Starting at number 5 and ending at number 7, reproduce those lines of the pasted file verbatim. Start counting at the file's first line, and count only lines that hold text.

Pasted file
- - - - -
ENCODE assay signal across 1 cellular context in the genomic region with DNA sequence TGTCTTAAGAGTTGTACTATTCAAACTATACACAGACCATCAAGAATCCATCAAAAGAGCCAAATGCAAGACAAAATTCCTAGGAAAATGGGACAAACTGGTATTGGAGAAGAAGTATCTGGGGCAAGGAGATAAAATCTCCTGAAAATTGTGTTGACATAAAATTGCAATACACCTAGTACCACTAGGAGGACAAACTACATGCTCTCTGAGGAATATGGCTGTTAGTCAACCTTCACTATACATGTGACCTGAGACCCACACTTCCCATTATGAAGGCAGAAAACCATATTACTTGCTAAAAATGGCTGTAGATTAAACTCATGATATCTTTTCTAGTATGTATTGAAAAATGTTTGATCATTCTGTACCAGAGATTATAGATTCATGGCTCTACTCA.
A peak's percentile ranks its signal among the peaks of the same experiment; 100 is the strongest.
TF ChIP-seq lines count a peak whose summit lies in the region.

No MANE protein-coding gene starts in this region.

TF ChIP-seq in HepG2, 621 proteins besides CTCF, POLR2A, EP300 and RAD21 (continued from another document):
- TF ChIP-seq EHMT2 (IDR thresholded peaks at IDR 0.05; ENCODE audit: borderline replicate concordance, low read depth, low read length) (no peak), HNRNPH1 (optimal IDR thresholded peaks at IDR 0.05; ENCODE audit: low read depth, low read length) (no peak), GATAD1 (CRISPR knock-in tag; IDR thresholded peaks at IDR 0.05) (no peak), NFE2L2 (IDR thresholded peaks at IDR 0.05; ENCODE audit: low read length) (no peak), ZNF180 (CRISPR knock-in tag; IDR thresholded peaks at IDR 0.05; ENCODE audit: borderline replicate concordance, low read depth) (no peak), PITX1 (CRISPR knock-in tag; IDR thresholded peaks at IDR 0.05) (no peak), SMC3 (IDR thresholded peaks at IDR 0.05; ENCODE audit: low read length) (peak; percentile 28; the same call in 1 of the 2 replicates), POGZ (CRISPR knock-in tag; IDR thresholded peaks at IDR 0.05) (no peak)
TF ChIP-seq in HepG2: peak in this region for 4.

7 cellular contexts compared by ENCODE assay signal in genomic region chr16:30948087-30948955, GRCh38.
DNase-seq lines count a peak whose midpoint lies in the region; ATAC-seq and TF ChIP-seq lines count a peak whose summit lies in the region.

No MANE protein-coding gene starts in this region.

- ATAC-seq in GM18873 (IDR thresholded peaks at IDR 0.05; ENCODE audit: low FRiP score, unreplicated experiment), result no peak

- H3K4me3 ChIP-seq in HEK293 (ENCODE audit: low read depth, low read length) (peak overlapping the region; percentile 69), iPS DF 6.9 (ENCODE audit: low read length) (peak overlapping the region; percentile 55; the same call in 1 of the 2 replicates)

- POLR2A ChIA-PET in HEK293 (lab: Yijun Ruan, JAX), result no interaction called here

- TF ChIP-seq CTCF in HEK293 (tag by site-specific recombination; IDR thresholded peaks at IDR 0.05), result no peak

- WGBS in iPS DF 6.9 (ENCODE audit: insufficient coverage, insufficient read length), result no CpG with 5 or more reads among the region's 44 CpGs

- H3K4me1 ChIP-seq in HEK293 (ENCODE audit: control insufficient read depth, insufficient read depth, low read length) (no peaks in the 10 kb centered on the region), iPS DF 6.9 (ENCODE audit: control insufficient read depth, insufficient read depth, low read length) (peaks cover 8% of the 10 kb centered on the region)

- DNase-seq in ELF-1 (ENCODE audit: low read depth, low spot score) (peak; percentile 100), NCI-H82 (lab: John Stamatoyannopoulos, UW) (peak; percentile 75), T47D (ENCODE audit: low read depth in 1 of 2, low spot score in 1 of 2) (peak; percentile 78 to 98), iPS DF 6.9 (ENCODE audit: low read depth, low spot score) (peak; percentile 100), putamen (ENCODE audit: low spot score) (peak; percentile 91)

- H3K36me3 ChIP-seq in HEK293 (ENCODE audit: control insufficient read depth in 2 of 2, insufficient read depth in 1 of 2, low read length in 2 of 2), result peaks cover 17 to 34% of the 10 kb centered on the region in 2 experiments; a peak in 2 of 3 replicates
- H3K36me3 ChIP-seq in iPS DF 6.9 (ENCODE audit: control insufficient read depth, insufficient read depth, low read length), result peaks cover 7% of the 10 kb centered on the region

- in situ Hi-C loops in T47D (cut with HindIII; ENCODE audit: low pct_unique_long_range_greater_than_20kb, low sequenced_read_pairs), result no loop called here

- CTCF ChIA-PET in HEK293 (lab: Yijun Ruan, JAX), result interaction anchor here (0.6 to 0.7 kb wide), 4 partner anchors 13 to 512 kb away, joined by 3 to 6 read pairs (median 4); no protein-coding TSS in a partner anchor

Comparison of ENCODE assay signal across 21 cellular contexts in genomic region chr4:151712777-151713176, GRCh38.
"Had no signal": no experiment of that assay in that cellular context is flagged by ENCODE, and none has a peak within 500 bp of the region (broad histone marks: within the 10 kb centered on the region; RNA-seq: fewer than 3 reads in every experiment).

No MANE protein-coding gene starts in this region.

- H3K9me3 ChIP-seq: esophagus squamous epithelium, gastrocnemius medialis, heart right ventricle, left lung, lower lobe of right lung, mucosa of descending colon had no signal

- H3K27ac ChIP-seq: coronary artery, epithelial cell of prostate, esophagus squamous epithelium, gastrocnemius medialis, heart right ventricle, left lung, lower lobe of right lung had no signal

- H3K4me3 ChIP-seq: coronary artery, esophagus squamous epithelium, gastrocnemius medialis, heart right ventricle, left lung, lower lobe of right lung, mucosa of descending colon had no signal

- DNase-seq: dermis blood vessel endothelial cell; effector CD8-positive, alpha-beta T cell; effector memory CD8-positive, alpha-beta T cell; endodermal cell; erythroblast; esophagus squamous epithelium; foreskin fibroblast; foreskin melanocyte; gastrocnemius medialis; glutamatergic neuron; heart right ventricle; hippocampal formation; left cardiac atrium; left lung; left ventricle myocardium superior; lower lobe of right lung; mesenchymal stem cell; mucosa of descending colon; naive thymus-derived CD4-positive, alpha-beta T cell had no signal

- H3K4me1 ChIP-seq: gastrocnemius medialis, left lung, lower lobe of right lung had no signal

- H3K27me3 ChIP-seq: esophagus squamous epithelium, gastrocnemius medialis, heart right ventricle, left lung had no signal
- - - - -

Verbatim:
TF ChIP-seq in HepG2, 621 proteins besides CTCF, POLR2A, EP300 and RAD21 (continued from another document):
- TF ChIP-seq EHMT2 (IDR thresholded peaks at IDR 0.05; ENCODE audit: borderline replicate concordance, low read depth, low read length) (no peak), HNRNPH1 (optimal IDR thresholded peaks at IDR 0.05; ENCODE audit: low read depth, low read length) (no peak), GATAD1 (CRISPR knock-in tag; IDR thresholded peaks at IDR 0.05) (no peak), NFE2L2 (IDR thresholded peaks at IDR 0.05; ENCODE audit: low read length) (no peak), ZNF180 (CRISPR knock-in tag; IDR thresholded peaks at IDR 0.05; ENCODE audit: borderline replicate concordance, low read depth) (no peak), PITX1 (CRISPR knock-in tag; IDR thresholded peaks at IDR 0.05) (no peak), SMC3 (IDR thresholded peaks at IDR 0.05; ENCODE audit: low read length) (peak; percentile 28; the same call in 1 of the 2 replicates), POGZ (CRISPR knock-in tag; IDR thresholded peaks at IDR 0.05) (no peak)
TF ChIP-seq in HepG2: peak in this region for 4.